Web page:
- Associated Press - Saturday, September 19, 2015

SALT LAKE CITY (AP) - Part of Mill Creek took on a pink hue recently as wildlife officials removed non-native species to make way for fish that are native to the waterway.

A chemical compound called rotenone was released at levels affecting only species with gills along less than half a mile of the creek, the Salt Lake Tribune (http://bit.ly/1QmnDLt) reported.

Potassium permanganate, a cleansing agent, was then added to neutralize the chemical compound, turning the creek a shade of pink. The effort wrapped up Thursday.

“This makes sure we don’t have any impact on those fish outside the canyon,” said Mike Slater, Division of Wildlife Resources regional aquatics manager.

The process should help officials replace the non-indigenous species with native species like the Bonneville cutthroat trout. The non-native species compete for resources and breed hybrids with local fish.

“I don’t like removing fish any more than anyone else, but it is a necessity,” Slater said.

The treated water is not harmful, Slater said. For the chemical to reach toxic levels, a human would have to drink 40,000 gallons of the treated water within 24 hours, and a bird would have to eat 40 pounds of dead fish within a day.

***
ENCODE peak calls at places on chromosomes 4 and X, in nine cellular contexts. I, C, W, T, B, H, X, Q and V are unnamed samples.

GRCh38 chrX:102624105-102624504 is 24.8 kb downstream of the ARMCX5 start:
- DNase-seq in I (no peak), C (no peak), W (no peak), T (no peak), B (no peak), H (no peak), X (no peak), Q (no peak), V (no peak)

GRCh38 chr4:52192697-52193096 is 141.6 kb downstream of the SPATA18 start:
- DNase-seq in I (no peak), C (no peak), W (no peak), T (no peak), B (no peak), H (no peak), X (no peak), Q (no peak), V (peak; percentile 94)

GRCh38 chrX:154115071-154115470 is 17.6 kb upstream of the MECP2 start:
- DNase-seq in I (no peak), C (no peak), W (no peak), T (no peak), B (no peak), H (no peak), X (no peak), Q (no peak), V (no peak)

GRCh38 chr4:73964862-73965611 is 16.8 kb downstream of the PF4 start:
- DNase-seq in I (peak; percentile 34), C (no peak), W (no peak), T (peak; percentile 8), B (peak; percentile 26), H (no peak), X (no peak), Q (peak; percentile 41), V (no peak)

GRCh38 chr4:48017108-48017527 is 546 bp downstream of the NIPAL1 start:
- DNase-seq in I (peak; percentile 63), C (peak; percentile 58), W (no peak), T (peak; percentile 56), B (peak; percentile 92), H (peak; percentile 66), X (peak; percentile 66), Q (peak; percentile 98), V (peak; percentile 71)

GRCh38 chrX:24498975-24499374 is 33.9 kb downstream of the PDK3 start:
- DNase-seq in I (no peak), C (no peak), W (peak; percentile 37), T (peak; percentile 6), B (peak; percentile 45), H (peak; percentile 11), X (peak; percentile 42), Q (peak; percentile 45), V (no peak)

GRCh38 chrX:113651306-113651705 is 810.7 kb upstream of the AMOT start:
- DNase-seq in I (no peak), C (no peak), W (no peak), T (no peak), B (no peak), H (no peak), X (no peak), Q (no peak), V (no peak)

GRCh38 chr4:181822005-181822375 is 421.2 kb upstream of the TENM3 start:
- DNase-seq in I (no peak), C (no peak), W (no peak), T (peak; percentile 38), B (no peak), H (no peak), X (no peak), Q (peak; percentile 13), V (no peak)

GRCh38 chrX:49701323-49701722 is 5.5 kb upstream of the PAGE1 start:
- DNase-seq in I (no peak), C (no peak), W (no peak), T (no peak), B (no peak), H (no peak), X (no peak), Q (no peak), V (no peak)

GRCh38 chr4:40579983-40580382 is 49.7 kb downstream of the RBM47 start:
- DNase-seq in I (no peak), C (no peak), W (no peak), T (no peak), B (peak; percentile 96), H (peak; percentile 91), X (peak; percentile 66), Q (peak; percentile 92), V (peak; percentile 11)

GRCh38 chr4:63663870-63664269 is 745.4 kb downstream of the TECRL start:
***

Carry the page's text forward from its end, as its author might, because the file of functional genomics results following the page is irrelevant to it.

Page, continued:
Restoration on Mill Creek is expected to be completed by September 2016. Native trout were released last year above the creek’s Elbow Fork. The fish are growing, and the area will be able to handle anglers by fall of next year.

The fish are expected to start reproducing by 2017.

“They’re doing exactly what we had hoped,” Slater said.

Mill Creek is not a source of drinking water, which allowed officials to treat it so that it contains an entirely native fish population. Slater said this is a unique opportunity for anglers and wildlife enthusiasts.

“We want to provide lots of different opportunities for the public,” he said. “One size doesn’t fit all.”

The intentional color change is unlike the once-orange Animas River, which was tainted in August when 3 million gallons of wastewater containing heavy metals accidentally spilled from the Gold King mine in Colorado.

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Information from: The Salt Lake Tribune, http://www.sltrib.com

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